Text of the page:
Thursday, February 05, 2009
The Swiss are different from you and me. At least when it comes to their corporate culture.
About a year ago, when UBS reported what then seemed like a huge loss, I marveled that it used the word “devastating” to describe the state of its mortgage operations. It was hard to picture U.S. firms - which at that point were still blaming everything on "headwinds" - using such blunt language.
And UBS has accepted the need to reform its compensation practices, an attitude we all wish we could locate somewhere on Wall Street. So this seems like a good time to remind everyone about the executive compensation plan the bank announced back in November, which really hasn't gotten the publicity it deserves.
The UBS system - how cool is this? - now utilizes “maluses” along with bonuses. As the Times (the British one) explained last fall:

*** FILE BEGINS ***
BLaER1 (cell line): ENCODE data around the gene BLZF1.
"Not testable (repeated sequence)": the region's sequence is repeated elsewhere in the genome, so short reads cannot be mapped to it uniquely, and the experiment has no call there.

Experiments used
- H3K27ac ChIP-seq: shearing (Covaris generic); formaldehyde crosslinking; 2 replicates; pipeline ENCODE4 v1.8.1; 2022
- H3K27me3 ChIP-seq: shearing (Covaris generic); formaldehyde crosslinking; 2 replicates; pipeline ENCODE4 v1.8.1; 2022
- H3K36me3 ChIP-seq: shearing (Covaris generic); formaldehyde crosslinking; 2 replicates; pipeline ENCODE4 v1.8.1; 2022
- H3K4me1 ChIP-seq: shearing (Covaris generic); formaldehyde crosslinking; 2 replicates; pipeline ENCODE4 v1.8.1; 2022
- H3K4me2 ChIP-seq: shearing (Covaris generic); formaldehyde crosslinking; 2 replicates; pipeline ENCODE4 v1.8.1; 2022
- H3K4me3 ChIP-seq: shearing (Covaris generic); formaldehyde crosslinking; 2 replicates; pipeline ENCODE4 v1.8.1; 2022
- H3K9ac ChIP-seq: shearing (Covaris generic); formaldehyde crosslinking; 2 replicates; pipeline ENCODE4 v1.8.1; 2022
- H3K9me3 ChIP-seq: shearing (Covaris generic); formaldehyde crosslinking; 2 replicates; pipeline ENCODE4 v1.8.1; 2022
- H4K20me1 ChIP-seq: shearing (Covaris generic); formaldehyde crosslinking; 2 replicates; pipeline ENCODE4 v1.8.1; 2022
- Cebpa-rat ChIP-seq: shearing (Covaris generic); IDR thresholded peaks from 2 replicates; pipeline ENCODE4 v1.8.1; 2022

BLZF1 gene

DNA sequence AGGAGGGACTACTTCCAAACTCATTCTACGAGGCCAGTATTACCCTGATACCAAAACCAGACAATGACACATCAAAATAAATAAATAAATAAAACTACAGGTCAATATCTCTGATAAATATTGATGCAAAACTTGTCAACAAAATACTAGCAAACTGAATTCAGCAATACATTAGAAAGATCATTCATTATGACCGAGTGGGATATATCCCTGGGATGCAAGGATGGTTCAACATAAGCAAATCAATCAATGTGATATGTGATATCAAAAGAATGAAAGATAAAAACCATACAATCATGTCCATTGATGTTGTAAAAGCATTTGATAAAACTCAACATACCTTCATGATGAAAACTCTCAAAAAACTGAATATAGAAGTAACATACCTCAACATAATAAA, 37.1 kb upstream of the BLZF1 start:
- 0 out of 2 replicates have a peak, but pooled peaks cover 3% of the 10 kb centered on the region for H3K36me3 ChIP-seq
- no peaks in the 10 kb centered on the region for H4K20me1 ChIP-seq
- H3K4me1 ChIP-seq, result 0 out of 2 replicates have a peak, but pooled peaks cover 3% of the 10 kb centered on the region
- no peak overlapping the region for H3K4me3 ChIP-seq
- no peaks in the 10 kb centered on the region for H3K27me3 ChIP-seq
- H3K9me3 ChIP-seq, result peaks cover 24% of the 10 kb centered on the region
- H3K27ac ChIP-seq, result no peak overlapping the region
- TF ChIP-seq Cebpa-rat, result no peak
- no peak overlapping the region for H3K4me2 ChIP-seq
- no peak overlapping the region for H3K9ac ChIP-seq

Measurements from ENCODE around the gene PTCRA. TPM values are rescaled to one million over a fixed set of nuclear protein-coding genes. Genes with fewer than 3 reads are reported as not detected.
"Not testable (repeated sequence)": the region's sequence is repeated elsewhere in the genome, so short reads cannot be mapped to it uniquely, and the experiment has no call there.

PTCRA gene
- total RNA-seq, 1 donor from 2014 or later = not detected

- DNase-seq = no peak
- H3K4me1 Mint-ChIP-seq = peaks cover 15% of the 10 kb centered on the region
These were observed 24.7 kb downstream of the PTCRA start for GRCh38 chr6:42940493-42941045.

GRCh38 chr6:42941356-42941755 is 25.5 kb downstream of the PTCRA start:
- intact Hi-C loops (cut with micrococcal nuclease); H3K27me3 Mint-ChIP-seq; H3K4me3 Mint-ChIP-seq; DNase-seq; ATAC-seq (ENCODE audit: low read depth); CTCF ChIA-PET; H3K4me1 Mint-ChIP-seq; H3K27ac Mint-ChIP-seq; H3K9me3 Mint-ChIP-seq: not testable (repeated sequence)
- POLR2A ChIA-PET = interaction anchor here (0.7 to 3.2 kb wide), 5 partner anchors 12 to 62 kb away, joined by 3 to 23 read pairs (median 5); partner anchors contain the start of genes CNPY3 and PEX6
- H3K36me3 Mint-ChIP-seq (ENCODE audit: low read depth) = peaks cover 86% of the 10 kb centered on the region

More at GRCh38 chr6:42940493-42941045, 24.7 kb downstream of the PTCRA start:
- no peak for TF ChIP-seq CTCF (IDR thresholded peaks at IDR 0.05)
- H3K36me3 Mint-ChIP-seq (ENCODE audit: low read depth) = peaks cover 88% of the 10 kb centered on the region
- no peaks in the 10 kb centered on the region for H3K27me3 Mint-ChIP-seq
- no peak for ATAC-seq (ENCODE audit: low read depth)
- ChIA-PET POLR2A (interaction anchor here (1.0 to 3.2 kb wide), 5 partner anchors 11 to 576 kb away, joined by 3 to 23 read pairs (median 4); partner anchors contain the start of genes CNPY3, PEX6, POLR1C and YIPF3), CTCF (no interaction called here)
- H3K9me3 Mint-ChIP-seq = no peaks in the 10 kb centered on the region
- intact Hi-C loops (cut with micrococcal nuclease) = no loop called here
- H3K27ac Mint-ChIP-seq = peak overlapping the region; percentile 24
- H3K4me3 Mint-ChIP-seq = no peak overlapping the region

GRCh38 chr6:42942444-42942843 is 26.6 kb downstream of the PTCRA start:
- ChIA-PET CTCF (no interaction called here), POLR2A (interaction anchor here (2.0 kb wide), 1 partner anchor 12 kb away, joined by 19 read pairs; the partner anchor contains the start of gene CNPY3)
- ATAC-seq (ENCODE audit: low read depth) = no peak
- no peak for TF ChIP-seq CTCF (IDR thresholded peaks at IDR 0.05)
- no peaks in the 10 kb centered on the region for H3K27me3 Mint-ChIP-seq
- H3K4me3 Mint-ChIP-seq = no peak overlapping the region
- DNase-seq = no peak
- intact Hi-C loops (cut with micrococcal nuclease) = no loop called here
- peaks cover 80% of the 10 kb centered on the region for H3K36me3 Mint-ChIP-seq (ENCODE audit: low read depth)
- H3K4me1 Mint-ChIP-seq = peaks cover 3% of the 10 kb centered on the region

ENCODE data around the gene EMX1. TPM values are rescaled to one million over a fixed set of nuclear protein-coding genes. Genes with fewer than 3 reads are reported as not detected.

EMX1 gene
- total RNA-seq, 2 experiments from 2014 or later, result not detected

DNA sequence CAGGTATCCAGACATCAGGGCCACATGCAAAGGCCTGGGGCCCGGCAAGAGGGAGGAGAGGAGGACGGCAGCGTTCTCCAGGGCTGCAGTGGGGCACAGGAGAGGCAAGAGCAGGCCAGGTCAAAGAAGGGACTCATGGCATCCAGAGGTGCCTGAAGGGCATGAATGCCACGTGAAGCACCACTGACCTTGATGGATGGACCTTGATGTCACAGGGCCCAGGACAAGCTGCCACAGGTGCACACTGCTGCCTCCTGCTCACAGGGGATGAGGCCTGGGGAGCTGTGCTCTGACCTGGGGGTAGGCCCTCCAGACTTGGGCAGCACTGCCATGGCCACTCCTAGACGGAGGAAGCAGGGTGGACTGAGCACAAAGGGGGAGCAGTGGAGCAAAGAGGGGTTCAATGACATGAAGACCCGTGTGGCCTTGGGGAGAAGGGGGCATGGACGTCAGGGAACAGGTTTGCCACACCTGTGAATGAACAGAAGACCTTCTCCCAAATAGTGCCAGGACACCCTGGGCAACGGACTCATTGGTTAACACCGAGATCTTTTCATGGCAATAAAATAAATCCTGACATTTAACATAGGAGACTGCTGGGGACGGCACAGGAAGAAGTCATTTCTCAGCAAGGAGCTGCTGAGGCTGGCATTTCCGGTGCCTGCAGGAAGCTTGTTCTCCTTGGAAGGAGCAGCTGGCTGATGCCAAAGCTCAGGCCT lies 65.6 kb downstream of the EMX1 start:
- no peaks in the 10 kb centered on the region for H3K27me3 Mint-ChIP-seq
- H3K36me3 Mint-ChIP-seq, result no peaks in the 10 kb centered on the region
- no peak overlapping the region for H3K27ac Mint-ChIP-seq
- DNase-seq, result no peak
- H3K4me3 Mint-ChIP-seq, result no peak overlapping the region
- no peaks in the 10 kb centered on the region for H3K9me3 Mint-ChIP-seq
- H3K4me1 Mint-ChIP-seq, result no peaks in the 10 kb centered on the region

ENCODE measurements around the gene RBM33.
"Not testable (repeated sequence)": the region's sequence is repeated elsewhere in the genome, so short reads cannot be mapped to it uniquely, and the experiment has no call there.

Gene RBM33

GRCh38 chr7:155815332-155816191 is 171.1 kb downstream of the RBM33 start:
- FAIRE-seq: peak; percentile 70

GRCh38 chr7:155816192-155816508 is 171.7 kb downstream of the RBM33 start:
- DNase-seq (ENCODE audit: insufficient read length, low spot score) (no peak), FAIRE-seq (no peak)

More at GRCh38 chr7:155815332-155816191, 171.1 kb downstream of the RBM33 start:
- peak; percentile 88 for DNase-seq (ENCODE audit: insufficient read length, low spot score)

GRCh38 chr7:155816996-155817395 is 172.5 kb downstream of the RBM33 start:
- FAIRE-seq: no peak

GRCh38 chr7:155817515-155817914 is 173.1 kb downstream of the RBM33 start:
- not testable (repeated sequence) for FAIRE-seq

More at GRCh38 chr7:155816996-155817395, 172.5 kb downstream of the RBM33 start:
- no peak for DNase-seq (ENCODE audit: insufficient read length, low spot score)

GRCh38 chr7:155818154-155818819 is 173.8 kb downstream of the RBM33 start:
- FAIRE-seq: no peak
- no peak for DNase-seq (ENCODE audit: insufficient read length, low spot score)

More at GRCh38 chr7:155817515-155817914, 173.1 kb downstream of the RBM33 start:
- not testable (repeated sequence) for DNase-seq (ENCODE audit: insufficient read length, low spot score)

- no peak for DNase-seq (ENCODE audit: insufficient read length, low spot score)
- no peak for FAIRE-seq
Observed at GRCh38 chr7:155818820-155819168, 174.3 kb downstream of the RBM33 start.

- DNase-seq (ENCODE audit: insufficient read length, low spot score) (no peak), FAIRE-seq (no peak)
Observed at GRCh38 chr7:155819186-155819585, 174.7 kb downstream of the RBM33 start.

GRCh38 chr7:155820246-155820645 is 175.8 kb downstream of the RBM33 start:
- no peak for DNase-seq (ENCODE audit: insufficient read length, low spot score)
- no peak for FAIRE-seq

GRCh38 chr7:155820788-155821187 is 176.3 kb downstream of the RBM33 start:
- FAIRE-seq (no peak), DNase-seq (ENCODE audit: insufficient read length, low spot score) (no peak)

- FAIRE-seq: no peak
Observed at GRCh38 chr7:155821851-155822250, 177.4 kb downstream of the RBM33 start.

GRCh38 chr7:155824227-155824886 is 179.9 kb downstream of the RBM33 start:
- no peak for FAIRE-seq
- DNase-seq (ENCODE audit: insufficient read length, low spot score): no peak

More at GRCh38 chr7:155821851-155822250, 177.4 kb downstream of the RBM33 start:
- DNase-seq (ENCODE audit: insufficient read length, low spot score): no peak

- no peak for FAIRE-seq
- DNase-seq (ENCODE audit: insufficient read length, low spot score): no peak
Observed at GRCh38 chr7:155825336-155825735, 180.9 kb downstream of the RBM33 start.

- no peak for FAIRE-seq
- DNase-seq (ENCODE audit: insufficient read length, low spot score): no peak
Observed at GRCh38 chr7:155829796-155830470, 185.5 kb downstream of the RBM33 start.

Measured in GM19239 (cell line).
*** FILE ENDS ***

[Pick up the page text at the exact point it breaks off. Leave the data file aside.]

"Just as bonuses (Latin for “good”) are paid out for good performance, maluses (“bad”) will be meted out if the bank subsequently makes losses or if the employee misses performance targets, UBS said. The maluses could wipe out all previously agreed share bonuses and two thirds of all cash bonuses under stringent new rules designed to align the interests of executives and traders with those of shareholders."
A nice piece today by Ingo Walter on Forbes.com praises the malus idea. Walter points out that “in good times, the combination of the rising tide and the use of leverage often makes it impossible to tell good traders from bad ones, with most people generating decent to spectacular returns. It is in bad times that the wheat separates from the chaff. This is precisely why compensation should have a multi-year structure, with bad performances subtracting from the bonus pool in the same way that good performances add to it.”
Maluses, I'm giddily in love with you. I'm sending you Swiss chocolates for Valentine’s Day.
Image source: neuchatelchocolates.com